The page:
Lake Awazak

This lake flows in the southwest of Bumburet valley, on the border of Pakistan and Afghanistan. Its water streams into the Bashgai valley in the Nuristan. Locals say it takes a quick trekker twelve (12) hours to reach the lake, but for the average tourist it will take much longer. Considerable superstitions are associated with the lake. It is believed that when an ill-fortuned person looks into the lake, the lake looks blood-red, likely a bad omen foreboding his or her death. The flora around the lake attracts shepherds, who bring their herds up to the lake for grazing.

Lake Shawal

This lake is south of Bumburet valley. High mountains surround the lake fed by a glacier nearby. From the lake, a route leads into the Nuristan area of Afghanistan. Shepherds bring their herds to the pasture around the lake.

Walking Trails:

Bumburet Walking Trails

There are a number of walking trails oh both sides of the stream in Bumburet. To walk the length of the valley Anish to Krakal would take you three hours. Several villages lie along this trail.

The route gives you a chance to witness the Kalash day-to-day activities, such as watering and weeding crops and chatting in the orchards. The trail also passes caves that were believed to be Kalash hideouts in case of an enemy attack. On the route is a spring important to Kalash Valley, who say its water cures many ailments.

Rumbur Walking Trail

The three-hour trail starts from the village of Grom on the left side of the jeep road and follows the face of a steep slope through a dense oak forest, In Grom is a Kalash graveyard with wooden effigies on the graves symbolising the importance and leadership of the deceased. Close by is the dancing place and higher up the sacrifice place, along with the sacred stone and effigies of goats and humans around the altar. The trail passes through the Kalash villages of Balanguru, Kalashgrom and Palo.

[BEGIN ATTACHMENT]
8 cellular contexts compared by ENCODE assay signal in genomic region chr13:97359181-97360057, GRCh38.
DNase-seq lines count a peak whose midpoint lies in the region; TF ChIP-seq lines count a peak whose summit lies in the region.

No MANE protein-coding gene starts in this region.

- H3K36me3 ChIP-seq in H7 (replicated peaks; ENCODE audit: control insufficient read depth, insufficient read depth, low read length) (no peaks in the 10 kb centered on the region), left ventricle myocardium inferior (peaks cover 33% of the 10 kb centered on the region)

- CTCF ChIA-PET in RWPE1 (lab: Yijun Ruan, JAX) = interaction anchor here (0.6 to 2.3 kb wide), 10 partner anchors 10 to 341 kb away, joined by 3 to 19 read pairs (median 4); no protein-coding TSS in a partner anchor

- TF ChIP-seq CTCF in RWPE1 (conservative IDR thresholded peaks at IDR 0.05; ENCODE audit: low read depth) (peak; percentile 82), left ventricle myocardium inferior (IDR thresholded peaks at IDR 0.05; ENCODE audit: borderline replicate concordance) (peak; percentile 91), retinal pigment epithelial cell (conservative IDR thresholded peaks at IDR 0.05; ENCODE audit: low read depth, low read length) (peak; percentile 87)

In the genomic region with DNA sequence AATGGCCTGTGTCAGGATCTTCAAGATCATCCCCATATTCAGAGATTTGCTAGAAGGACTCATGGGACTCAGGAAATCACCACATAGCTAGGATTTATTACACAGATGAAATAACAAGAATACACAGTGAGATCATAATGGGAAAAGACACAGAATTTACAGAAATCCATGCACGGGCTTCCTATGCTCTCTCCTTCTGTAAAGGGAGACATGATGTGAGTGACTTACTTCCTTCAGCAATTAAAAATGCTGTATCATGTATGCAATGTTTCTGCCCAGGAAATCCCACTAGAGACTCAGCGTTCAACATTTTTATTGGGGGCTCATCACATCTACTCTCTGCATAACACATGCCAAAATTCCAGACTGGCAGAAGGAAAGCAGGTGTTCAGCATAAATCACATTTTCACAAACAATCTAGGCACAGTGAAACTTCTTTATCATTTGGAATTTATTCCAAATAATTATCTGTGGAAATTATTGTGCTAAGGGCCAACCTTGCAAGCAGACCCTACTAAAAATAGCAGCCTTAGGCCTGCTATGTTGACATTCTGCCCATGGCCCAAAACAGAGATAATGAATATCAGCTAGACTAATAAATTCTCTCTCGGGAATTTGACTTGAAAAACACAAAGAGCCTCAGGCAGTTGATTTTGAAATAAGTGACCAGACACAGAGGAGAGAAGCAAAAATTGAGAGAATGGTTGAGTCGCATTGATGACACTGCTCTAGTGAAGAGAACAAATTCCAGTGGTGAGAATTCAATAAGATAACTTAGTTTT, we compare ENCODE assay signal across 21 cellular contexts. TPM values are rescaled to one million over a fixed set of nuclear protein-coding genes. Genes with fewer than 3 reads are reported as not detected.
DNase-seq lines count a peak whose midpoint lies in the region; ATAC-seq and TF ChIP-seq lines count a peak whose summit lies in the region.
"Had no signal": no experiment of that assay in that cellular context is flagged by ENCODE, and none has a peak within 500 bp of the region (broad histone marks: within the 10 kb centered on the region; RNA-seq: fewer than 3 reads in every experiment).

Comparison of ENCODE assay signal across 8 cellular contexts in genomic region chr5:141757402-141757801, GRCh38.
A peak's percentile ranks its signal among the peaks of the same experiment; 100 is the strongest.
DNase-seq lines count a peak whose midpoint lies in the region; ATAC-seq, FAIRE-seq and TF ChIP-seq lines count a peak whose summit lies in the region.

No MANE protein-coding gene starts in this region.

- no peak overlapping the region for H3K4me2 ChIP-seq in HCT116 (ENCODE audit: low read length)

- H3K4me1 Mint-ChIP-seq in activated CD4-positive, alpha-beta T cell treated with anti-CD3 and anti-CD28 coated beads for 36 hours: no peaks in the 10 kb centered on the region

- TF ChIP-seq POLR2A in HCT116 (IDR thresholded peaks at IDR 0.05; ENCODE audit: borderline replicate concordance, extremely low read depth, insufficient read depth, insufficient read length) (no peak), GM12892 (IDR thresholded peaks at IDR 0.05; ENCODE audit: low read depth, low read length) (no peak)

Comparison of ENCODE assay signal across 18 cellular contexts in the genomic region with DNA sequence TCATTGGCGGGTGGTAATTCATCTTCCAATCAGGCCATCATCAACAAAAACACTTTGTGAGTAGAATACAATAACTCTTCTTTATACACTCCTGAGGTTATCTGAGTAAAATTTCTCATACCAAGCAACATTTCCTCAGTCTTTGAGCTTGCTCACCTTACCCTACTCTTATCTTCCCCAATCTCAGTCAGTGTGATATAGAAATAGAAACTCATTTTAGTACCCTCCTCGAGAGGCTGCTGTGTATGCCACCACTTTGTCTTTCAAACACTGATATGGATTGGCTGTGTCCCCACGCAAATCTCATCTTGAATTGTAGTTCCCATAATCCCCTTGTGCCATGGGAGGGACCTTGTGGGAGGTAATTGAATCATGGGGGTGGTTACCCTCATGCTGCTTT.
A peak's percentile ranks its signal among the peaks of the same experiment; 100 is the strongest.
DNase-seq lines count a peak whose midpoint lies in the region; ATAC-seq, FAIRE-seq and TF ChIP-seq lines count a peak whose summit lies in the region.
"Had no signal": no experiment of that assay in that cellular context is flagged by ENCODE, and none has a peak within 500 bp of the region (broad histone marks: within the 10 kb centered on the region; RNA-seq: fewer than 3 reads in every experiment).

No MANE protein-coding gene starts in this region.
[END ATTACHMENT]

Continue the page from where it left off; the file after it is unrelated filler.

Birir Walking Trail

This trail starts from the Government Guesthouse at village Guru. A traditional centre of the Kalash community, the Jeshtak-Han, is located in the village. The trail passes through a ‘dense wood of oaks to reach the villages of Aspar and Beshal – two villages where the Kalash and the now-Muslim Kalash live side-by-side in harmony. The trail ends at Biyal, where there is another old Jeshtak-Han. From Biyal, one can view the spectacular snow-clad peak of Acharkandur to the west. A majestic glacier view adds beauty to the valley.

Registration of Foreigners

On arrival in Chitral, foreign visitors have to register their names and particulars with the local authorities. TCKP’s Tourist Information Centre or CAMATs reception desk at airport or office in town can provide guidance regarding the process of registration and other requirements of foreigners.

Other Information

By the 10th century AD., the Kalash ruled a large part of present-day Chitral. Razhawai, Cheo, Bula-Sing and Nagar-Chao were famous Kalash rulers in the 12th through 14th centuries AD. Their fellow tribesmen in Afghanistan were known as Red Kafirs. The thriving Kalash culture began to fall in 1320 AD., when Shah Nadir Raees subjugated and converted the people to lslam. The villages of Drosh, Sweer, Kalkatak, Beori, Ashurate, Shishi, Jinjirate and adjacent valleys in southern Chitral were the last Kalash villages subjected to mass conversion in the 14th century. The Kalash were living in just three Chitral valleys, Bumburet, Rumbur and Birir, by the time Amir of Afghanistan forcefully converted to Islam the Red Kafirs on the other side of the border in 1893 renaming the area Nuristan. Villages of the converted Red Kafirs in Chitral are known as Sheikhanandeh – the villages of converted ones.

The Kalash, as well as the Sheikh community, are popular for domestic and foreign tourism because of their unique culture. The Kalash area is a hub of ecotourism activities. With the opening of the Lawari Tunnel on the road to Peshawar and the proposed road to Tajikistan over the Dorah Pass, the Kalash and Chitral will be linked with the cultural centres of Pakistan, Afghanistan and Central Asia by all-weather land routes.